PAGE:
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A Generation Deferred?

Gen Z and Economic Milestones

Upset woman holding a credit card.

Image caption: Escalating costs of housing, education, and healthcare, coupled with student loan debt, paint a challenging picture for young adults entering the workforce.

Every generation faces its unique set of challenges and hurdles on the path to economic stability and personal fulfillment. From the Greatest Generation's resilience through the Great Depression and World War II to Millennials weathering the storm of 9/11 and the 2008 financial crisis, each cohort navigates its own economic landscape. Today, as Generation Z comes of age, they confront a world shaped by the aftermath of the COVID-19 pandemic, technological advancements, and evolving societal norms.

Economic Milestones: A Generation Deferred?

Throughout history, economic milestones have marked significant achievements for each generation. However, for Generation Z, these milestones seem increasingly out of reach or delayed. Escalating costs of housing, education, and healthcare, coupled with skyrocketing student loan debt, paint a challenging picture for young adults entering the workforce. According to research from the Pew Research Center, today's 21-year-olds lag behind their Baby Boomer counterparts in terms of full-time employment and financial independence.

The "future of work" presents a paradigm shift for Generation Z, challenging traditional notions of career paths and job security. Remote work, the Great Resignation, and concerns over AI replacing human labor add to the uncertainty surrounding employment. Despite technological advancements, many Gen Z-ers find themselves questioning the value of work beyond mere financial sustenance.

Why Work Isn't Working for Many Gen Z-ers

Generation Z's transition into the workforce has been met with skepticism and challenges. Social isolation during the pandemic has hindered the development of interpersonal skills crucial for navigating professional environments according to research from Deloitte and PwC. Managers cite difficulties in working with Gen Z employees, attributing issues to a lack of motivation, distraction, and sensitivity. Moreover, many Gen Z-ers feel that their compensation is inadequate for maintaining a good quality of life, leading to concerns about job stability and financial security.

Dreams Deferred...or Denied?

Achieving financial milestones, such as homeownership and retirement, appears increasingly elusive for Generation Z. Pessimism regarding retirement and homeownership is widespread among young adults, fueled by job instability and financial insecurity. Rising healthcare costs, transportation expenses, and housing unaffordability further exacerbate concerns about the future. Economic realities, including inflated housing prices and mounting student loan debt, paint a bleak picture for Gen Z's financial prospects.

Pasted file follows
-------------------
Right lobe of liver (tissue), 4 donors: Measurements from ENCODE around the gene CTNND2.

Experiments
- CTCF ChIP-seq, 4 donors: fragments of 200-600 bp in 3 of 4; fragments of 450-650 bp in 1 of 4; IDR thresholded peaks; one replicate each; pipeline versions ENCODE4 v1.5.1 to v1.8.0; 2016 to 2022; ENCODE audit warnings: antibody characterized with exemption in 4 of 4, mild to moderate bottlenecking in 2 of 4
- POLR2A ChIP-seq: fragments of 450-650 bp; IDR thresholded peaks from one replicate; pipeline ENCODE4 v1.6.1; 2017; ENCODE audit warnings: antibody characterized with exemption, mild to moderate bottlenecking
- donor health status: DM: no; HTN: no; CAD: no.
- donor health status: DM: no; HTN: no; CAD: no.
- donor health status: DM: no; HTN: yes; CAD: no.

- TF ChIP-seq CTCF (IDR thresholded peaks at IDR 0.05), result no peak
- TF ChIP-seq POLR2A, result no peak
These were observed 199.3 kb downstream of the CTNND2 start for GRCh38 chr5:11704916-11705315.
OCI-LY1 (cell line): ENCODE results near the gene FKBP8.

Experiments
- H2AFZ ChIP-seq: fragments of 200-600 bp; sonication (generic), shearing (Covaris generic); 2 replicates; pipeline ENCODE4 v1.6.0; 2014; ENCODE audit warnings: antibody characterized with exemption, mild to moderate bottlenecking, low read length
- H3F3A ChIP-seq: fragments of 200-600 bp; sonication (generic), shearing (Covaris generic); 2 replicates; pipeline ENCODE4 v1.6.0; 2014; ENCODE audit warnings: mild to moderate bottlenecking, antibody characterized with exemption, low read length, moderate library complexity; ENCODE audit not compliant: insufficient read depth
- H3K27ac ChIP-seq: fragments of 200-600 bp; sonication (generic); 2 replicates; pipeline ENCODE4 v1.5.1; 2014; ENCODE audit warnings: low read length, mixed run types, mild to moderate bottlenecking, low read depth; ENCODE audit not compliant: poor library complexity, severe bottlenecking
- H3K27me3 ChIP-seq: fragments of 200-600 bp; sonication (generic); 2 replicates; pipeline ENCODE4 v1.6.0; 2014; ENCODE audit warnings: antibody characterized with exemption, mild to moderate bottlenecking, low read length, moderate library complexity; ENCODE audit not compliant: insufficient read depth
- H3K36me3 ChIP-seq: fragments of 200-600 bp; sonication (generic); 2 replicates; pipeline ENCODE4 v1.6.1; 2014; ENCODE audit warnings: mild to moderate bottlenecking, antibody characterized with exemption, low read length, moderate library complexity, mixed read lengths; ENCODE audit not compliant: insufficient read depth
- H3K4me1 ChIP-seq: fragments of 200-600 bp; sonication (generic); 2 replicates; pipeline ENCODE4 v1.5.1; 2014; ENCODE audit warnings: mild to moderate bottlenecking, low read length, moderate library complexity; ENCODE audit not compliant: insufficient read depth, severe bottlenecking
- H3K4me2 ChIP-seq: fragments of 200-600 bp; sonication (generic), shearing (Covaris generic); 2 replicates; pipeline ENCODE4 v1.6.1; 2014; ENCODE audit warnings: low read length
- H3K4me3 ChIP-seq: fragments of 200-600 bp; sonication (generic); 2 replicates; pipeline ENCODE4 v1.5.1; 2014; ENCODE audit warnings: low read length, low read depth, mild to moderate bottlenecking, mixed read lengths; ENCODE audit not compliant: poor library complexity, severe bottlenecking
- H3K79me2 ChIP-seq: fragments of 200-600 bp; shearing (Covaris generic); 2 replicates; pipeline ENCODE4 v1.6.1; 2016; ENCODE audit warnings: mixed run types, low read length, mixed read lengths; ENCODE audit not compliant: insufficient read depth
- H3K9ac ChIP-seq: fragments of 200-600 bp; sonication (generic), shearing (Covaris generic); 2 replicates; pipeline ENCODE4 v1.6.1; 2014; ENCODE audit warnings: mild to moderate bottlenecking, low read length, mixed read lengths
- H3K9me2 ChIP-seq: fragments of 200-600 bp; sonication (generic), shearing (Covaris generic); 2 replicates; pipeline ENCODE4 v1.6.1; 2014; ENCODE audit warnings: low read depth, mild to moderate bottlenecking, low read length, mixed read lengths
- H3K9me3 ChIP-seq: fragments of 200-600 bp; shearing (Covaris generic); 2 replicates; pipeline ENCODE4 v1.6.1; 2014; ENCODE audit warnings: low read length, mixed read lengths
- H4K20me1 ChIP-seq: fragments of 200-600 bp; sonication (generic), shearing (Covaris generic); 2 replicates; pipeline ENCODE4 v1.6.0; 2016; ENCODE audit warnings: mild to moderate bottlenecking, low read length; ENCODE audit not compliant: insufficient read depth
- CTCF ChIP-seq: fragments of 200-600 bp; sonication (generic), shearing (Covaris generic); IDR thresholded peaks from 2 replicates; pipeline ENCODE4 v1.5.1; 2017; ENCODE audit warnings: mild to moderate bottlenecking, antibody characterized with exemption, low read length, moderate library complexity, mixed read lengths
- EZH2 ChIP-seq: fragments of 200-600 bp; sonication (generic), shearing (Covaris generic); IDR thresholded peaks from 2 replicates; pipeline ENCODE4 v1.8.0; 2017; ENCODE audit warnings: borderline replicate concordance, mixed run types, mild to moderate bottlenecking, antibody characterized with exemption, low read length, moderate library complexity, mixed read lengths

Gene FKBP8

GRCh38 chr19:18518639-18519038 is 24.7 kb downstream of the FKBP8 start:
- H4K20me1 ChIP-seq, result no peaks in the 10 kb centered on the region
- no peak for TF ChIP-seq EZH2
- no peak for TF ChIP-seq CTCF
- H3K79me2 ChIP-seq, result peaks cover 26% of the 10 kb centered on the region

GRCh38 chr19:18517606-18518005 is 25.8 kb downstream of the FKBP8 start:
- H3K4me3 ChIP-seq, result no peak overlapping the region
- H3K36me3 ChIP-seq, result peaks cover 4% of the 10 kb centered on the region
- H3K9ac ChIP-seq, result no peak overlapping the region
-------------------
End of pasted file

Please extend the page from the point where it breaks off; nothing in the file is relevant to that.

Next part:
Our Response

Despite these challenges, there is hope for Generation Z's economic future. We at Junior Achievement (JA) aim to empower young people with financial literacy and career readiness skills. By providing education on budgeting, saving, and investing, JA equips students with the tools to navigate the economic landscape successfully. Collaborating with educational institutions and businesses, JA strives to ensure that young adults make informed choices that lead to greater career satisfaction and economic security.

What the Research Says

Our approach gives students the tools to increase their chances of achieving economic security as adults. Research results from Ipsos include:

  • 73 percent of Junior Achievement Alumni who graduated college say they work in a field they studied in college. Research by the Federal Reserve Bank of New York shows only 27 percent of college graduates say the same.
  • 69 percent of JA Alumni say they work in their “dream career.” Only 25 percent of Americans say the same, according to MidAmerica Nazarene College.
  • 80 percent of JA Alumni say their careers are “extremely fulfilling.”
  • 82 percent of JA Alumni agree they have a strong financial footing.
  • 68 percent of JA Alumni between the ages of 18 and 29 say they are financially independent of their parents. According to the Pew Research Center, 30 percent of Americans in that age range say the same.
  • The average age JA Alumni report paying off student loans is 30.
  • JA Alumni report purchasing their first home at 29. The National Association of Realtors reports the average age Americans purchase their first home is 36.

Generation Z faces difficult challenges on the path to economic stability and fulfillment. However, Junior Achievement offers- hope by equipping young adults with the skills and knowledge needed to navigate the evolving economic landscape. By fostering financial literacy and career readiness, we can empower Generation Z to overcome obstacles and achieve their goals. As we look to the future, investing in the economic well-being of Generation Z is crucial for building a resilient and prosperous society.

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